Fun day out at the #chaosfarm, helping Ben move some dirt around with the Kanga digger!! New walk in aviaries are being built for the black cockatoos, so they have extra room to spread their wings!!
Water bird of some description…
The wonderful staff at the National Library of Australia have outdone themselves with this fantastic write-up of the Australian Comic Arts festival last Feburary. Although the library I work in has an extensive graphic novel collection, it is not often that I have the opportunity to interact with fellow librarians who share my intense passion for the medium. Finding librarians who truly understand (or want to understand) the ins and out of the Australian and international comic book industry, and the challenges that creators and librarians face, is a rare honour indeed.
As I was moderating other panels, I’m disappointed to say that I was unable to attend the library focused workshops provided by the brilliant Sydney based librarians Karen Dwarte and Alex Hammond. It was, however, great to see such a comprehensive write up in the NLA blog regarding not only the issues faced by collections teams, but also in providing some understanding and reason to comic creators who may want to connect, or distribute their work via library systems. They were spot on in saying that libraries are really looking for content across all age and reading levels, that is of value to the community, and that it is easier for them to loan graphic novels/trades rather than single issues due to shelf-life/damage issues. (hope I got that right!)
It was also interesting to read more about the NLA collection process for Legal Deposit; although I must point out, that in saying that Paul’s comics won’t ever be reprinted, they are referring to copies of the earlier single issues and one-shots only, not newer versions of ‘The Soldier Legacy’ or other work. This series was recently given an upgrade into 2 trades (as they are more popular), making the single issues limited edition, until sold out at conventions.
Big thank you to the National Library of Australia for taking Paul and I on such an amazing behind the scenes tour, for taking the time to chat about old back issues and their amazing work in comic book preservation, and for giving us a mention in the write-up below also (I’m not worthy!). It gave me excellent bragging rights at work 🙂
To read the full NLA blog post, click here: https://www.nla.gov.au/blogs/behind-the-scenes/2016/04/19/connecting-with-comic-creators
Every morning when Amanda is up before me, she goes downstairs and brings up he pet bird Chuck, who says “Good morning!”. What I often found amusing was that he would even say this when he would go to sleep for the night. Though he could say “Good” by itself (usually when starting he is being a “Good Boy!” Or a little grosse, stating he did a “Good Poopie”) and “night”, he could never pull off “good night”. I like to think he was trolling us, with that cheeky beady-eyed state of his.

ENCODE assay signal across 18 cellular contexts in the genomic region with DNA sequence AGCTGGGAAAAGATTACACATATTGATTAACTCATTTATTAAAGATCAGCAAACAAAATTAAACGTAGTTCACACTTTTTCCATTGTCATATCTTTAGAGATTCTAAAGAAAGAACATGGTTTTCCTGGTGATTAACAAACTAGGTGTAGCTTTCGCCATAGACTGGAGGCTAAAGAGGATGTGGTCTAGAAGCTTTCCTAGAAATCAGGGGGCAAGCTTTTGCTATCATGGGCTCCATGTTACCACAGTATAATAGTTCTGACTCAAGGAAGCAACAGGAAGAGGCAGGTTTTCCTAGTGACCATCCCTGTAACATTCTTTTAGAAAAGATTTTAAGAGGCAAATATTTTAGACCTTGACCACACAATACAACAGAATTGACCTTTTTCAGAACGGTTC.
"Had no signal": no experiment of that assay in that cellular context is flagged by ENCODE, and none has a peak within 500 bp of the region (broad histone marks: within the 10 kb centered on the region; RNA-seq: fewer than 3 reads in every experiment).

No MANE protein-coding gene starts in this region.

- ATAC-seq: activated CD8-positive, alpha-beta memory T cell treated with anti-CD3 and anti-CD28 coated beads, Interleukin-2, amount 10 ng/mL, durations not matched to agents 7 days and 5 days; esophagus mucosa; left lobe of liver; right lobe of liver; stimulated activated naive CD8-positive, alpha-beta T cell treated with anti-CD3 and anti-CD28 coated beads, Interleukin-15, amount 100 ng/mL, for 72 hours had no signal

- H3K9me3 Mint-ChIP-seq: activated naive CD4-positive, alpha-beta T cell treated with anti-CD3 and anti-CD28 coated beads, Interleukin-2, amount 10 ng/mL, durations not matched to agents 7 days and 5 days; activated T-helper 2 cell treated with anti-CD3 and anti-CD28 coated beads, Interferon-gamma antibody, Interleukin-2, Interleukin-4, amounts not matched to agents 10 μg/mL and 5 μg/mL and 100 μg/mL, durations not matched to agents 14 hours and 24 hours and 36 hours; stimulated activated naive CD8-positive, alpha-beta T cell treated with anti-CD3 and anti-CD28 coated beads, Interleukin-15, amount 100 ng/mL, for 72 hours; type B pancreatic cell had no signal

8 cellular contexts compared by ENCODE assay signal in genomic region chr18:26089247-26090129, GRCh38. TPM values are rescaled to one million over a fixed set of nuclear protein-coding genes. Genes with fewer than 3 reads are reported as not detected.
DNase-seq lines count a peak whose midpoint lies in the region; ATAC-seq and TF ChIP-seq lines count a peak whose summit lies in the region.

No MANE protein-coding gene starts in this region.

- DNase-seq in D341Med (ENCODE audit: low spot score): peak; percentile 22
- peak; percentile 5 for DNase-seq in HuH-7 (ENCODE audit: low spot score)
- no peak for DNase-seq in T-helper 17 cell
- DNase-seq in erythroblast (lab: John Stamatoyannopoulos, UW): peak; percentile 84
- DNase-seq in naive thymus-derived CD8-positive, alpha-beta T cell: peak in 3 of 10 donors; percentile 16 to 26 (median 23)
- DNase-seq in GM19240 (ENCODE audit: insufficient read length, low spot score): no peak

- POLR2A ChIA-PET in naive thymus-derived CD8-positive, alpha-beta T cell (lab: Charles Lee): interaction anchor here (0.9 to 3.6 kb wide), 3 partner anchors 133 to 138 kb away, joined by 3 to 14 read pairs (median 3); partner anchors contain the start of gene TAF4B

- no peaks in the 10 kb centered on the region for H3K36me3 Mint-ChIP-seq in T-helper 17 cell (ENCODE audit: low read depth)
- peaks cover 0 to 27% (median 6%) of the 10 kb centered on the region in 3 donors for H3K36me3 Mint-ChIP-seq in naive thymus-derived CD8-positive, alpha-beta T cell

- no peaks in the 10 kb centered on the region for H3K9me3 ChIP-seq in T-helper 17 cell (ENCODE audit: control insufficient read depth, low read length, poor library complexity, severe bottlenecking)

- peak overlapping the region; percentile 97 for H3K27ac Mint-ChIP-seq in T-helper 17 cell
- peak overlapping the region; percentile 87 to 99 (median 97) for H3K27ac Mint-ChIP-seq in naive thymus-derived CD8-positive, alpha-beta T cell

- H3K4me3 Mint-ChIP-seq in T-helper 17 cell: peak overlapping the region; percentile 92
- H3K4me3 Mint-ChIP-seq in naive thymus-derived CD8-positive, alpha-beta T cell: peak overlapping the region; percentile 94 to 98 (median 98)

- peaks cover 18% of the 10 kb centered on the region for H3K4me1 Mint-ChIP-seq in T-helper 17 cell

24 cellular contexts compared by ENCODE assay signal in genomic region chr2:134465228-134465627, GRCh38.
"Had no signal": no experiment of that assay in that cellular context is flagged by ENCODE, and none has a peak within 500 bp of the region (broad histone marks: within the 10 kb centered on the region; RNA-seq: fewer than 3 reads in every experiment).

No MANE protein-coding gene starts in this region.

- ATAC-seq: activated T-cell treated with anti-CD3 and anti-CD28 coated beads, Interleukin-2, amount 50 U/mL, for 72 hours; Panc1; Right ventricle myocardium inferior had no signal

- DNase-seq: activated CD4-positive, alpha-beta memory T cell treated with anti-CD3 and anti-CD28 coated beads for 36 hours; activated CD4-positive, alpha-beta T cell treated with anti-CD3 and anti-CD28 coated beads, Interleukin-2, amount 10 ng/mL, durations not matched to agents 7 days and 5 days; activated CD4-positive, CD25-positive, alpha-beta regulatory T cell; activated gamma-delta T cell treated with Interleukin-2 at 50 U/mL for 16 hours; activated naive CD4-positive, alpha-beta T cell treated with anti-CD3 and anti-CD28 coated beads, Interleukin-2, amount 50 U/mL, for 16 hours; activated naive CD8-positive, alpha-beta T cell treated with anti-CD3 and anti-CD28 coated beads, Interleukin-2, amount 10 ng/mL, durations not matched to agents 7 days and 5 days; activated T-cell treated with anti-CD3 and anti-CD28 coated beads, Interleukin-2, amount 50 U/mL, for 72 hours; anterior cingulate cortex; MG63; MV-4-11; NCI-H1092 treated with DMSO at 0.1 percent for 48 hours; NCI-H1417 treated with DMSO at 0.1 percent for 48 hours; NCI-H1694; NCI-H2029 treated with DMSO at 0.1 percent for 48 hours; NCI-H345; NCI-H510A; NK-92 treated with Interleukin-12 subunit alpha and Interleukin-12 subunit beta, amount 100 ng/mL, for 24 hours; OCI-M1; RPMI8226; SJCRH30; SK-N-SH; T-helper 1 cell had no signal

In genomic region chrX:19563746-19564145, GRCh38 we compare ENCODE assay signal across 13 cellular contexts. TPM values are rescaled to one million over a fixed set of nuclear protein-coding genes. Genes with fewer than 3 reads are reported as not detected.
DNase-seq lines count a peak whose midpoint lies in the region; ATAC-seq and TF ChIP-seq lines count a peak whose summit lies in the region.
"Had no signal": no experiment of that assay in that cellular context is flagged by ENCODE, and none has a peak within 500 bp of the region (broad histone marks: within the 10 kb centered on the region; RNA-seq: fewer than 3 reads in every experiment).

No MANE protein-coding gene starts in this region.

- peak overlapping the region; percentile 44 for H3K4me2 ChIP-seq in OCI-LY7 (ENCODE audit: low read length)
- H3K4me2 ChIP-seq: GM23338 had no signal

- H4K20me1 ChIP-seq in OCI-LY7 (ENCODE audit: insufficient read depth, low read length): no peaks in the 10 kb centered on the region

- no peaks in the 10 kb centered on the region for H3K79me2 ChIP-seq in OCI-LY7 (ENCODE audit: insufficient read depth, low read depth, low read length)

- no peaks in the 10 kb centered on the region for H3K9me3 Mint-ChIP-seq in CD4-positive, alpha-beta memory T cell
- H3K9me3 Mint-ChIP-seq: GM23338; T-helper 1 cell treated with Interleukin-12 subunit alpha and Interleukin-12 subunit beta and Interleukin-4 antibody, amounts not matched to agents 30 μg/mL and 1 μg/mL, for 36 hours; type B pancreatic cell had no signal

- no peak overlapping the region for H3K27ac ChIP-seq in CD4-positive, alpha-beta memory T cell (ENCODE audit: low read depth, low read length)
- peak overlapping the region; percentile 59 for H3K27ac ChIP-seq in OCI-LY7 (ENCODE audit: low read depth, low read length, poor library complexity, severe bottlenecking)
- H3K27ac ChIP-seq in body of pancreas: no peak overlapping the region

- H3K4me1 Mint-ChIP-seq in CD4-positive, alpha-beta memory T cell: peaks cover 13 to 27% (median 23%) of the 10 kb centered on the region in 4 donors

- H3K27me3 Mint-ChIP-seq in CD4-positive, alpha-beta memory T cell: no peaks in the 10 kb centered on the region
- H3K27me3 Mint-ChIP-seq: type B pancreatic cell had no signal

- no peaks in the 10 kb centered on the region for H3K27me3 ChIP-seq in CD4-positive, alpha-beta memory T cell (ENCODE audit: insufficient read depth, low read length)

When I drive home from work everyday, there’s this loud, squarky little voice that calls out from inside the house- Chuck was like a guard dog, sensing everything from approaching cars to uninvited birds in “his” garden. I would approach his cage, and he would climb down his ladder and branches like an armless spider-man, quietly grumbling and whistling at the bottom as if to say “nice to see you. But don’t touch my stuff.” I’d hold up a sunflower seed, he’d pause and come to the edge of the cage, and with his little but strong voice, say “I love you”, and happy squeak in approval while munching on his seed.
Chuck loved his food. The mornings when I was home for breakfast, I would make up my Tupperware bowl of wheetbix, dried fruit Muesli and cereal, and as I’d walk out of the kitchen, I’d save him a piece of fruit. Throughout the day, if I’d go to the cupboard for a Muesli bar, I’d always give him first bite. At night, if I was cooking Amanda and I dinner, I’d chop him a tiny serve of veggies- peas and corn was his favourite, and I learnt recently that he was big on Zucchini, which is fantastic, since I call it “the devil’s vegetable”; I was happy to part with my share. Sometimes he was cheeky enough to con his way out of the cage at breakfast, sitting on the edge of the container, picking at the cereal, and flicking soy milk-soaked coconut flakes and soggy oat crumbs onto me.
When it’s time to leave for the day, a simple wave at him would prompt him to say “bye!”- in a particularly Aussie twang. I often heard him repeating the word as we locked up the house and head to the car. Sometimes, he’d say it without prompt, simply because I had finished packing my bag and was heading for the door.